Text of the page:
Friday, October 03, 2014

Remembering Ron Nixon

Ron on the subscription wrapping machine on the 12th floor of building 2
     A good friend of mine died this week.  Cancer got him – an unusual type that moved fast and was inoperable.  Up until now, death had only picked the old ones from my small, close circle – the ones whose time had expired. Ron Nixon had plenty of time left and was not through living. Six months ago we were we were laughing on the phone about some silly thing that happened when we were Bethel boys together.
     Ron and I had a deal.  If you get a party invite, I go with you.  If I get a party invite, you come with me. You could say we had an active social calendar.  One party (the euphemism “gathering” hadn’t been invented yet) took us all the way to the outskirts of Philadelphia.  No problem – subway to Penn Station, train to the Red Arrow Bus stop, bus to the party.  What else did we have to do on a Saturday afternoon?  It was dark by the time we got there.  Ron, always conscious of social protocol, insisted we bring a bottle of something.  We chose an affordable bottle of sake and wrote a note on the bag that said, “Sake to me!” It seemed high comedy to us at the time.
Ron in 2012 on special assignment for the branch
      When the clock struck 12, and it was time to go, we figured we would just retrace our route. Catch the Red Arrow back to the train and the train back to New York. We discovered to our horror that the busses didn’t run after 10 p.m. and the next train to New York wasn’t until 7 a.m.  I made a kazoo out of a pocket comb and a crisp dollar bill, and played a fuzzy version of “Keep Your Eyes on the Prize” while Ron made an impassioned plea about helping two lost Bethelites find their way home.  A pretty sister and her friend volunteered to drive us all the way back to 124 Columbia Heights.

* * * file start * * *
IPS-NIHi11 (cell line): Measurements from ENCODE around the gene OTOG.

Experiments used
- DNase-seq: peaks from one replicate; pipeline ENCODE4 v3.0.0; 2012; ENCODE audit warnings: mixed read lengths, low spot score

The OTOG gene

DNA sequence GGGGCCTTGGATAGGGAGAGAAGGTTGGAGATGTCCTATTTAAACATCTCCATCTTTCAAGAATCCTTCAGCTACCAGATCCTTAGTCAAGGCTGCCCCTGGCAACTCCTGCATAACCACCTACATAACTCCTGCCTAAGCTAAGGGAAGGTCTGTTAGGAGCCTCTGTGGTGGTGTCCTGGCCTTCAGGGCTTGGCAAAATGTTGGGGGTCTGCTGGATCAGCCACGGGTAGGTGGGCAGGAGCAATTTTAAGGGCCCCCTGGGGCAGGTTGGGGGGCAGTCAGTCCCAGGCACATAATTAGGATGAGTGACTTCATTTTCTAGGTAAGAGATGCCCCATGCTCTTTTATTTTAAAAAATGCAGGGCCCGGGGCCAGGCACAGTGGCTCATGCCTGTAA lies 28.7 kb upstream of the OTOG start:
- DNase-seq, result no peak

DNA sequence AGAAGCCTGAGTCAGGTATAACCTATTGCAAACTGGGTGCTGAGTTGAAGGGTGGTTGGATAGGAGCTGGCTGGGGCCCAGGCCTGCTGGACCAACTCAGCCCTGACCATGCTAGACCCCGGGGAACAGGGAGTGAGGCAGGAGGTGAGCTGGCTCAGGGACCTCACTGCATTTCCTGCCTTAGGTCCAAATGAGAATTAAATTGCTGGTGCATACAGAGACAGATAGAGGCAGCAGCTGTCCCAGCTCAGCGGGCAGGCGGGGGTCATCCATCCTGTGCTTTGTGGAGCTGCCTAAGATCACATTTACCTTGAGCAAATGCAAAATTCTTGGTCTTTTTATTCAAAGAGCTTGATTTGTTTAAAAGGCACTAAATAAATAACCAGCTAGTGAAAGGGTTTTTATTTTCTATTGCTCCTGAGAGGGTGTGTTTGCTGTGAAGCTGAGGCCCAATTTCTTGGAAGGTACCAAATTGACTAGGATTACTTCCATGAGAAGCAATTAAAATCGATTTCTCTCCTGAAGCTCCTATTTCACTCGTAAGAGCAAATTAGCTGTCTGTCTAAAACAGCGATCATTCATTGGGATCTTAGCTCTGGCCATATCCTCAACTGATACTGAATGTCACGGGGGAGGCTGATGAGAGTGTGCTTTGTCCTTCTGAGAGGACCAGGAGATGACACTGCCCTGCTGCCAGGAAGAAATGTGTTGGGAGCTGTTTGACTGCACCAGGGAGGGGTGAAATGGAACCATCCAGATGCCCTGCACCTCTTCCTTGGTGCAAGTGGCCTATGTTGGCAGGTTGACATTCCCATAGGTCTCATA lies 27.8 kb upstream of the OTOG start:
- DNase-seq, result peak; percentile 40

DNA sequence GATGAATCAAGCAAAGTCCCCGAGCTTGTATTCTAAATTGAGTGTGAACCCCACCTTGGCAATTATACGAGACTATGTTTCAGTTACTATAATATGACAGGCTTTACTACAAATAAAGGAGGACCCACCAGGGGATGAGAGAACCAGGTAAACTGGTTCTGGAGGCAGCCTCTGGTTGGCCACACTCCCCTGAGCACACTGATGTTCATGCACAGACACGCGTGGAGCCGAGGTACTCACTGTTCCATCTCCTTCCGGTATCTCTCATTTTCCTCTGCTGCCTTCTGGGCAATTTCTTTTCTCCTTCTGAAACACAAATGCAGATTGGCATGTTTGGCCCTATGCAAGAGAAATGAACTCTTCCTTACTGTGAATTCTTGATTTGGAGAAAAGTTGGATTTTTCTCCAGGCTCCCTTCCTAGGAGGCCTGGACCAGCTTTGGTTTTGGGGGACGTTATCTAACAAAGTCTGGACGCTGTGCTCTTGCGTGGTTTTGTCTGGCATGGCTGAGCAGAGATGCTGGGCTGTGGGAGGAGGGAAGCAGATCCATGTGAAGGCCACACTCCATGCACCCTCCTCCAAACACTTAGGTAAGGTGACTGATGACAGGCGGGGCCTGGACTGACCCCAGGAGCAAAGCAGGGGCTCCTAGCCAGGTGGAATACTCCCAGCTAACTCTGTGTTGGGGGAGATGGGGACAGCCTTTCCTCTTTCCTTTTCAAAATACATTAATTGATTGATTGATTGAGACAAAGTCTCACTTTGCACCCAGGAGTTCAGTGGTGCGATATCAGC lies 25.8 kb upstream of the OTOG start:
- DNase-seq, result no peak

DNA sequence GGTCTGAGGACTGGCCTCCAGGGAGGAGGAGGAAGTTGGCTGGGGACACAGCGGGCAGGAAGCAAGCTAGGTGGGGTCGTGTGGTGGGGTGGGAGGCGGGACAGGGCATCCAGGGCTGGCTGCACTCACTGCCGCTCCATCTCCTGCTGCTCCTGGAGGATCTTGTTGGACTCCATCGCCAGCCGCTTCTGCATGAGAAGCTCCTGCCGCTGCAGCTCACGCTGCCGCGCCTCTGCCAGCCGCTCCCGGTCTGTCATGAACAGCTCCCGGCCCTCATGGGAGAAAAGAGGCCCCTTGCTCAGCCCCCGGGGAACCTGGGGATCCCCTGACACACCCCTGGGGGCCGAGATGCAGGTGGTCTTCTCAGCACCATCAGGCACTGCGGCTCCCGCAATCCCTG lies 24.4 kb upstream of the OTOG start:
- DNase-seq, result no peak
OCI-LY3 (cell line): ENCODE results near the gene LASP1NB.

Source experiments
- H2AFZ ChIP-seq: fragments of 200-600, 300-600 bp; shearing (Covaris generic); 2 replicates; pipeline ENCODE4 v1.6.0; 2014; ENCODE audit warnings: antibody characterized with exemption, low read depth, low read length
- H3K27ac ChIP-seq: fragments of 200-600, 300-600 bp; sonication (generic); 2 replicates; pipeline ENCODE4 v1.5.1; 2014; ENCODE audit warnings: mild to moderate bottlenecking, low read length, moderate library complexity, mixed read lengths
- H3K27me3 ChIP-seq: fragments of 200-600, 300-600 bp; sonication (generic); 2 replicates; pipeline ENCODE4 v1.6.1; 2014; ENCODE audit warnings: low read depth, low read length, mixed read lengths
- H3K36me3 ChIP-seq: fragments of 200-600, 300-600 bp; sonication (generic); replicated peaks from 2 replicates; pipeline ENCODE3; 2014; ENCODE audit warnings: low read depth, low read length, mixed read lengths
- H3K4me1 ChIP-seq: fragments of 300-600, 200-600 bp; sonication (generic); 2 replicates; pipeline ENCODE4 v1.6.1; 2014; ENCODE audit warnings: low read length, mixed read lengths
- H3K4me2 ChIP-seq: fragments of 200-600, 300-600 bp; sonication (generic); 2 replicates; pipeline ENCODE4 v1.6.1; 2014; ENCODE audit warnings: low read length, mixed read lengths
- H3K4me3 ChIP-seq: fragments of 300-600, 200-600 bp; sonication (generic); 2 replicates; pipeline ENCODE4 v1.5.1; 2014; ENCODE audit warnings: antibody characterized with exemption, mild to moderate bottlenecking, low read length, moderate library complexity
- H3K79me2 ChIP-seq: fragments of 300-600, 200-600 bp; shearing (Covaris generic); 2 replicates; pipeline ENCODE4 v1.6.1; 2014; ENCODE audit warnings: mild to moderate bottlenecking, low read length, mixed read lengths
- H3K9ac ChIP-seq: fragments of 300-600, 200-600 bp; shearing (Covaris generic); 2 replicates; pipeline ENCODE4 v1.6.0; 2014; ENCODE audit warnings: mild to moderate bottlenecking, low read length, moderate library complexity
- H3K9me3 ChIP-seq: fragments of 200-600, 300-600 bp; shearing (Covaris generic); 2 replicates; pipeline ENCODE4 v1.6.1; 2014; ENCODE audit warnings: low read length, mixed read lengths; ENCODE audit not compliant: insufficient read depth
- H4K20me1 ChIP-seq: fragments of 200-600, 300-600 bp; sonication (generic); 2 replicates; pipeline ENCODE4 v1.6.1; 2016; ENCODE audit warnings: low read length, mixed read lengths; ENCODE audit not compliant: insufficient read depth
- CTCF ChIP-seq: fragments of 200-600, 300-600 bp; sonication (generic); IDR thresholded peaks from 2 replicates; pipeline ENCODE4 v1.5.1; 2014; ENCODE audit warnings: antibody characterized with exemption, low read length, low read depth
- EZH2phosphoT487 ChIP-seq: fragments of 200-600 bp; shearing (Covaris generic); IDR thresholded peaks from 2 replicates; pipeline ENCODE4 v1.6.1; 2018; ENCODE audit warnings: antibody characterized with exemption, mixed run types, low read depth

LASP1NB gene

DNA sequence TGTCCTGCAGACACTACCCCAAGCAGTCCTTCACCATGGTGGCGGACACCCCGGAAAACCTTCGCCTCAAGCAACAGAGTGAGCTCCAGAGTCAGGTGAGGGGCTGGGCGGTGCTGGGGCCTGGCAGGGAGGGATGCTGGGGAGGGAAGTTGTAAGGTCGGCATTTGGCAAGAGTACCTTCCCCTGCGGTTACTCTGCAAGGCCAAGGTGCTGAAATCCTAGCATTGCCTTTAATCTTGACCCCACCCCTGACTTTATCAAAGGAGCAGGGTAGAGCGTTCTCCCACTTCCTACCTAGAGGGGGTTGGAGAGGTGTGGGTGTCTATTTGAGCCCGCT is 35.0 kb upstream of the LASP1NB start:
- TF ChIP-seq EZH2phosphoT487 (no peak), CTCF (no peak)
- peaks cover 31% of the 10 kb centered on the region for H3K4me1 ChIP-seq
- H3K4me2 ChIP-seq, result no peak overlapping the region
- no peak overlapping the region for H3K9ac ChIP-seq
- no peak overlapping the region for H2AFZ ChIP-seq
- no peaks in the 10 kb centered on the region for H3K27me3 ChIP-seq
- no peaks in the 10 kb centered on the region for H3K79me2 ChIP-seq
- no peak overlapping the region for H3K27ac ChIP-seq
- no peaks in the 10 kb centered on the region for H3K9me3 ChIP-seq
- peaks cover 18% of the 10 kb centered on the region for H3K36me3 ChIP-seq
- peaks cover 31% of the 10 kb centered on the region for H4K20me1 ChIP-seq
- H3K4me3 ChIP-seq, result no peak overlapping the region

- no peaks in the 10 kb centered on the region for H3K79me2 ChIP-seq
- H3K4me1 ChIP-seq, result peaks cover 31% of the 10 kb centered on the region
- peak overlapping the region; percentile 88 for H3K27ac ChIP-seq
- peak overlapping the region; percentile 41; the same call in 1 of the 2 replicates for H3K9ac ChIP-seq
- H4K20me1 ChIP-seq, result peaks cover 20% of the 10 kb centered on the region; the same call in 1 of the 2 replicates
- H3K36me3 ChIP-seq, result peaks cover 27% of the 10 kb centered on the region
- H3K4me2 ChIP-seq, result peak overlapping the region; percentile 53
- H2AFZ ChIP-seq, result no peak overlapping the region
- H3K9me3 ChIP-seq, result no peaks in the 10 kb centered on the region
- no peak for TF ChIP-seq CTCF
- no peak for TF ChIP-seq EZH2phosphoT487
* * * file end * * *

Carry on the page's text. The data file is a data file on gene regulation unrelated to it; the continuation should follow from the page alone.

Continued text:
We were waiters together at Le Fleur de Lis. Our routine was to combine our tables and put on a show.  The other waiters couldn’t figure out why our tips were so high.
       In 1984, I was on my back deck in Louisville, Kentucky zipping open the congregation mail.  One letter was from Watchtower telling us that our next circuit overseer would be Bro. R.E. Nixon.  “I wonder if he is related Ron,” I muttered to myself, having no clue that it would be Ron in the flesh.  It had been 15 years since I had last seen him  We had a great three years together.  He was the same fun-loving guy I knew back then, only another side had emerged – that of a deep, spiritual man who knew the scriptures and could wield them like a kind warrior.  We would be Ron’s last circuit.  He and Minta would move to Italy and stay for the next 20 years.
       I know I will see him again, but I don’t do well with these things.  I don’t know what to say to those who grieve.   Words are hollow sounds that may as well be howls at the moon.